If children can talk about their experiences of being put down, teased, or excluded, feel a listener’s total attention, and get at least a short chance to be in the more powerful role in play with a thoughtful adult, they will be able to step out of negative patterns in their relationships at school. Listening support and play frees up their minds.
Children need information about the physical differences and cultural differences they notice and sometimes make fun of. However, that information only helps when it is delivered in a personal way, with plenty of room for their thoughts and questions.
Making a class safe for all
First, gain permission to do a carefully designed intervention
See Getting Through School Struggles for some thoughts about building a cooperative relationship with teachers. When a classroom situation has become problematic, teachers feel at bay, and usually have far too little support to handle the emotional needs of all the children in the class. So go gently, with appreciation and a generous willingness to listen. Don’t pounce. Amble toward your presentation of the ideas below. And get listening time to offload your frustrations, anger, and worry. A teacher will be much more likely to be able to hear what you want to say if you can maintain a tone of relaxed confidence and interest in what might work well for all.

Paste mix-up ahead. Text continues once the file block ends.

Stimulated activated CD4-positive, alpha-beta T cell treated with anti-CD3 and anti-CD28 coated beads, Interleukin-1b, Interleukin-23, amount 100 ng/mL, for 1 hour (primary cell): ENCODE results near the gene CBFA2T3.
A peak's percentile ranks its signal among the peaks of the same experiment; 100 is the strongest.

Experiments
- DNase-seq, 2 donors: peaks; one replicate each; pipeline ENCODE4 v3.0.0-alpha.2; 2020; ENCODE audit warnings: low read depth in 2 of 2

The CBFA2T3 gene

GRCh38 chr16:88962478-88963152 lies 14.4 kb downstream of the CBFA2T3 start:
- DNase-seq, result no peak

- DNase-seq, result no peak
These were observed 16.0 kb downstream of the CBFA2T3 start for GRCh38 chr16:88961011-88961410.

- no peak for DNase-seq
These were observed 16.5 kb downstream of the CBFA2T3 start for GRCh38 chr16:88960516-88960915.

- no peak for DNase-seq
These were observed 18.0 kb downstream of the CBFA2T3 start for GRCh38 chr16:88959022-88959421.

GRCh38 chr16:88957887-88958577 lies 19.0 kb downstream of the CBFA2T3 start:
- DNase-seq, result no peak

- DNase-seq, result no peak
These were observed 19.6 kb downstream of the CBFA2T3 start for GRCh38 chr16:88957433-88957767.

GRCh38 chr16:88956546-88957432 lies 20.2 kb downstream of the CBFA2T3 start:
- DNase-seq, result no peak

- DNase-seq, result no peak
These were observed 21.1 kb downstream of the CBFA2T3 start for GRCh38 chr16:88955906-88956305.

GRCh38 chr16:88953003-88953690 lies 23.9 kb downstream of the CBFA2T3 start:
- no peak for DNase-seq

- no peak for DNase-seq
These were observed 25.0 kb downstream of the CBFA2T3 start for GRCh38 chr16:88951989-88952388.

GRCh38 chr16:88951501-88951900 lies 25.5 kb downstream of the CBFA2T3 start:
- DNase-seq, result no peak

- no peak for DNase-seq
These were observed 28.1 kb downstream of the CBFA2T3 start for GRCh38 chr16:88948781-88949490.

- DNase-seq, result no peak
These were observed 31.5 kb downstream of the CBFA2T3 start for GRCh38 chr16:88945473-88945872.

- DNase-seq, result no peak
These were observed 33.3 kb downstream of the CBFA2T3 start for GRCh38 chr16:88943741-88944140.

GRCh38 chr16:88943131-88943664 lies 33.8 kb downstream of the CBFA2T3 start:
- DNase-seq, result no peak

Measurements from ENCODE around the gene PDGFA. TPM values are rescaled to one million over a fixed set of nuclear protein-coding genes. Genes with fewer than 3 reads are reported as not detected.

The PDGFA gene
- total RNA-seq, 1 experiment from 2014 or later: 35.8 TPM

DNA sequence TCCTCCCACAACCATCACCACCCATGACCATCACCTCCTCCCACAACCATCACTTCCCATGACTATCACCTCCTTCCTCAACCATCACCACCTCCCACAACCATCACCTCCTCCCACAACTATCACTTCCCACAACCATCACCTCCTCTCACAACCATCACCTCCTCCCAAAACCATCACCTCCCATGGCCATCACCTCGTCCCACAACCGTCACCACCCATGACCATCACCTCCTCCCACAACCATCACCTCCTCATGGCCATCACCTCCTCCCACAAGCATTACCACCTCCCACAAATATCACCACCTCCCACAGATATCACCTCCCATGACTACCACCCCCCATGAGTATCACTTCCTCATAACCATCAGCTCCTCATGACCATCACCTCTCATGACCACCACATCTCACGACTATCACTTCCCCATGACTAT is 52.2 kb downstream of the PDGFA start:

Together with the teacher, arrange a day during which you, or someone with good listening skills, will do a “Good Friends Day.” You will need these arrangements:
• Ask the teacher to arrange the children into groups of three, placing children who are hard on one another in separate groups inasmuch as possible.